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Fred's photos from Wheaton Labs  RSS feed

 
steward
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Location: Moved from south central WI to Portland, OR
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Almost thirty years ago, my friend Chuck found a BIG puffball mushroom, in that ephemeral non-ethereal solid white edible state, while we walked underneath an elevated train track in Amsterdam in the wee hours of the morning (long story). The thing was bigger than a softball, smaller than a basketball. A volleyball, maybe?

We took it back to my uncle's place and sliced it up and fried it in butter. It made actual steaks that you needed a knife and fork to eat. It was delicious.
 
gardener
Posts: 469
Location: St Paul, MN/Tularosa, NM and now a gapper at Wheaton Labs
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The first photo is of a female Downy Woodpecker (Picoides pubescens). It was flying from stalk to stalk of the mullein and i'm guessing it was eating the larvae of some Mullein Seed-Eating Weevils (Gymnetron tetrum) that i mentioned earlier. It wasn't camera shy and let me follow it around outside of 0.8.

The second photo is of a little snow. Well, maybe little isn't the right word. I know Evan said he saw quarter-sized flakes, but occasionally i would look and see flakes at least 1.5" across.

With the snow falling, it was a good morning to pickle some beets. I packed as many beets as i could into this fancy new fermentation crock. It has a water rim that is supposed to reduce/eliminate the mold that forms above the brine. It even came with ceramic stones to keep the veggies below the brine. I've never tried one of these before, so i'm curious to see how things turn out. I want to peek inside to see what's happening, but i know that will just let in the microorganisms (and oxygen) that the water is designed to keep out. I'll just have to trust that it is working and see what comes of it.
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Downy Woodpecker (Picoides pubescens)
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snow!
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pickled beets to be
 
Fred Tyler
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Snow! A few individual flakes i found in the driveway at basecamp.
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snowflake
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snowflake
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snowflake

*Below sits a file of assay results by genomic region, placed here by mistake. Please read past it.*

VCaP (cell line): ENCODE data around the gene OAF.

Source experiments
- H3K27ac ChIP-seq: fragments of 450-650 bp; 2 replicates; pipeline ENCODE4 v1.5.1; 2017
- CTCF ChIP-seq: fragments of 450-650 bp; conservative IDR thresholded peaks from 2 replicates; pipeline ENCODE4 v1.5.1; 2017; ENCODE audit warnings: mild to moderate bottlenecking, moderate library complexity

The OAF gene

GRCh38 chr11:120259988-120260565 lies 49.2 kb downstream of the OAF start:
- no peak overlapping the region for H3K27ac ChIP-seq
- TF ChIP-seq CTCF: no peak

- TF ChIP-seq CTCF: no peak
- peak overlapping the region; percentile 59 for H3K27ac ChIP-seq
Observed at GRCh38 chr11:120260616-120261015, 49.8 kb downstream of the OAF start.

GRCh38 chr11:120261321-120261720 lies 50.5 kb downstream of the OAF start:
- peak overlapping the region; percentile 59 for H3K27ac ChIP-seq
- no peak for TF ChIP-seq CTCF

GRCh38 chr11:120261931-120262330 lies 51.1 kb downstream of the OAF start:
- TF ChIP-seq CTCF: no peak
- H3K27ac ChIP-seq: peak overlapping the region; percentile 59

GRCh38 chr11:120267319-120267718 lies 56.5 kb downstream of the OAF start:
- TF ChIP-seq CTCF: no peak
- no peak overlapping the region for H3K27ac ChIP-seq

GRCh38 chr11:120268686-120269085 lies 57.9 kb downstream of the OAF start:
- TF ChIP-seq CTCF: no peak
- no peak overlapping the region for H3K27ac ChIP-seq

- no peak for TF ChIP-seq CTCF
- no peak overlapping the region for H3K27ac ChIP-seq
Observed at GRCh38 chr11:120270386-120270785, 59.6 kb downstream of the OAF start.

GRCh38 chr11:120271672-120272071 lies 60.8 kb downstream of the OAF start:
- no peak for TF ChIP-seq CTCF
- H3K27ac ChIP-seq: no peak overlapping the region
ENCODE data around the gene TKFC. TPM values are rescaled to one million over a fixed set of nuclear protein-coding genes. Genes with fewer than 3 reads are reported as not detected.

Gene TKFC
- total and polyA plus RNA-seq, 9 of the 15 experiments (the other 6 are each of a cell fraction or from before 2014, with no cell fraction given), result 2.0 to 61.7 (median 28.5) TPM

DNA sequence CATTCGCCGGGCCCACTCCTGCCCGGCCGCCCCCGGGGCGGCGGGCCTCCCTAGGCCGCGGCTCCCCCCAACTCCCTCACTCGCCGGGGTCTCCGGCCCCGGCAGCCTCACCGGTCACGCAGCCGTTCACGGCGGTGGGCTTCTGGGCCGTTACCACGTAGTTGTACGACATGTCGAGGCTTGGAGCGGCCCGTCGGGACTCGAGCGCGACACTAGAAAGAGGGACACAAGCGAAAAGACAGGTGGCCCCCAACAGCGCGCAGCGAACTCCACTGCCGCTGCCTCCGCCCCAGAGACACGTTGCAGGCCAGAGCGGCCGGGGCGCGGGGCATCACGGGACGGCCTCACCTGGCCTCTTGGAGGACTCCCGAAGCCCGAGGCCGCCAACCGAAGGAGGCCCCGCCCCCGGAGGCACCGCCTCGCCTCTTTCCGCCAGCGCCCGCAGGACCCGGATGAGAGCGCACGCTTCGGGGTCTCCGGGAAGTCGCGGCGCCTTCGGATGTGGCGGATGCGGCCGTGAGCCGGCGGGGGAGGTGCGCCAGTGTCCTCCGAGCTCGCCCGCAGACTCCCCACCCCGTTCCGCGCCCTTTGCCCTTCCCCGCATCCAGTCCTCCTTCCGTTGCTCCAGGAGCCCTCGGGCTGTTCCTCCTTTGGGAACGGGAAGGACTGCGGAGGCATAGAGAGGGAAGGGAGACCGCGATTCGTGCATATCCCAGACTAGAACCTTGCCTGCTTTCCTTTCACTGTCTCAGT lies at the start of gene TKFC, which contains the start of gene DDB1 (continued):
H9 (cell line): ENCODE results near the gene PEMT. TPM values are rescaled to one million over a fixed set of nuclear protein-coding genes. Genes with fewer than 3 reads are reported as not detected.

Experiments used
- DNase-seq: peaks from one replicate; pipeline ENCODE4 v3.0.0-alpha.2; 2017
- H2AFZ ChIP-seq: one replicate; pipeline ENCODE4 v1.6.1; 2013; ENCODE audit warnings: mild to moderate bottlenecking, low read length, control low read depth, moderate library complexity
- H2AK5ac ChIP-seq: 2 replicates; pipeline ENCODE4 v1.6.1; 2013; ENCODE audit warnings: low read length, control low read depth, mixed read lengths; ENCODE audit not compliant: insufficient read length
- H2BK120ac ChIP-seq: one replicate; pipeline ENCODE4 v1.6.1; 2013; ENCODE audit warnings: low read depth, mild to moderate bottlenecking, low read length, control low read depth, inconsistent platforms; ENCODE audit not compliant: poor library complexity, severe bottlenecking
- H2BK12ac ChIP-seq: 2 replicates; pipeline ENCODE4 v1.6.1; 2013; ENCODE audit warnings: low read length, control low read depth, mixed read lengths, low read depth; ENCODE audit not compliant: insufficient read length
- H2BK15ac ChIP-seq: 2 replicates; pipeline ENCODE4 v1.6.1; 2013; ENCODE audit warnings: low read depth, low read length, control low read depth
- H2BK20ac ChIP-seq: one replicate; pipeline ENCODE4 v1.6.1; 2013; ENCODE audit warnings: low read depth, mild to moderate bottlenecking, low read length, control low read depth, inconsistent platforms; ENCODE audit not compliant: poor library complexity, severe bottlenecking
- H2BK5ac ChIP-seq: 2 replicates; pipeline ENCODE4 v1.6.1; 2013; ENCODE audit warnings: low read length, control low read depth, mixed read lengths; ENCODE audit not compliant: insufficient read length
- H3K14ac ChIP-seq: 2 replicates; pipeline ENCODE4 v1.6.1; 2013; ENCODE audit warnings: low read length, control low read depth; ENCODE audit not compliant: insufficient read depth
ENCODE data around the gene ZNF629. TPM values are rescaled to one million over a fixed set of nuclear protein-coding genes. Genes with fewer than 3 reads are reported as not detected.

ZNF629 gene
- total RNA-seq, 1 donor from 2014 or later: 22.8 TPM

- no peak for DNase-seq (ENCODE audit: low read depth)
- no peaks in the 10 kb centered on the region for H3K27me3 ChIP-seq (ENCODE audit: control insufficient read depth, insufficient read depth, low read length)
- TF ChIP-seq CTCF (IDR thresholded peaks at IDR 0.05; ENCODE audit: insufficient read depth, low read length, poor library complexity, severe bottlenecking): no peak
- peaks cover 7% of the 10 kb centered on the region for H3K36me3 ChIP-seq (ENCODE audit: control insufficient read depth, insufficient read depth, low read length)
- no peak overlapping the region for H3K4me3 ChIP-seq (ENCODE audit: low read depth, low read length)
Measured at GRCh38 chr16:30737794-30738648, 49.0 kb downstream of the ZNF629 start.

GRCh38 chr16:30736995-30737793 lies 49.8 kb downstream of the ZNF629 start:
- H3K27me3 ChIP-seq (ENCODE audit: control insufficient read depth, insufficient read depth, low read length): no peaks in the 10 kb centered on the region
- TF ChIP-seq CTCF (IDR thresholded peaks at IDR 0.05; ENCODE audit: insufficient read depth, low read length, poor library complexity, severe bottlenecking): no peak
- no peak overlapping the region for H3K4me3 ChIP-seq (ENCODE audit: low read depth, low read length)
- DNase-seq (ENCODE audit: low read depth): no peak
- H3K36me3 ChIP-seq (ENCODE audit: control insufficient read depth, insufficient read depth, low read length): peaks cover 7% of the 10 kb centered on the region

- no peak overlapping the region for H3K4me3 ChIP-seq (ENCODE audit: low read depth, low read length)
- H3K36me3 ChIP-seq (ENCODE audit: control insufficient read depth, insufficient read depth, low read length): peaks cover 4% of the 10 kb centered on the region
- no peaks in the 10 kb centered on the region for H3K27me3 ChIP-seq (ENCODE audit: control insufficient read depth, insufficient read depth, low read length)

pollinator
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Location: New Zealand
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Beautiful! We never see the 6 sidedness of snowflakes here in NZ. I guess it's maybe wetter snow than you have..or our temperatures are just that much lower, which maybe two sides of the same coin.
 
Fred Tyler
gardener
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Thanks Sue! I was surprised to see individual flakes here, because the only time i would see them in Minnesota was when it was very cold and pretty dry. When the temp is warmer and the snow is wetter, they usually just form clumps. These were a little lumpy, but you could still see the distinct shape.

Today's photos are of a few more unidentified fungi.
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LBM
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LBM
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LBM
 
pollinator
Posts: 746
Location: Federal Way, WA - Western Washington (Zone 8 - temperate maritime)
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The fungi photo in the middle struck me as Christmas personified... for some reason other ; Thanks, again, Fred!
 
Fred Tyler
gardener
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Here's a few more photos crawling around in the moss.

The first is some kind of leafy lichen.

The second is a coral fungus. Something in the Clavulina genus (probably cinerea or cristata). It is thought to live in mycorrhizal association with conifers.

The third is some kind of spider egg sack that was on the underside of a log.
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lichen
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Coral fungus in Clavulina genus
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spider egg sac
 
Fred Tyler
gardener
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Kai is building a skiddable shed for drying some lumber he plans to mill. While we were figuring out how to use the tools to make a mortise and tenon, we made a huge hammer. The first photo is of Kai wielding this massive hammer.

The weather started turning chilly and there was some pretty ice in the puddles.

Now you can't even see the puddles, because everything got covered in several inches of snow. This time it is cold enough and there was enough snow that it didn't just melt immediately.



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Kai-Thor
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ice formation
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snow
 
Lab Ant
Posts: 753
Location: ephemeral space
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greening the desert
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Kai-Thor!!
 
pollinator
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Location: Longbranch, WA
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I am so glad Kai is able to use the jacket. Has anyone been able to use the madax? You may need it to get to water.
 
How do they get the deer to cross at the signs? Or to read this tiny ad?
2019 PDC for Scientists, Engineers, Educators and experienced Permies
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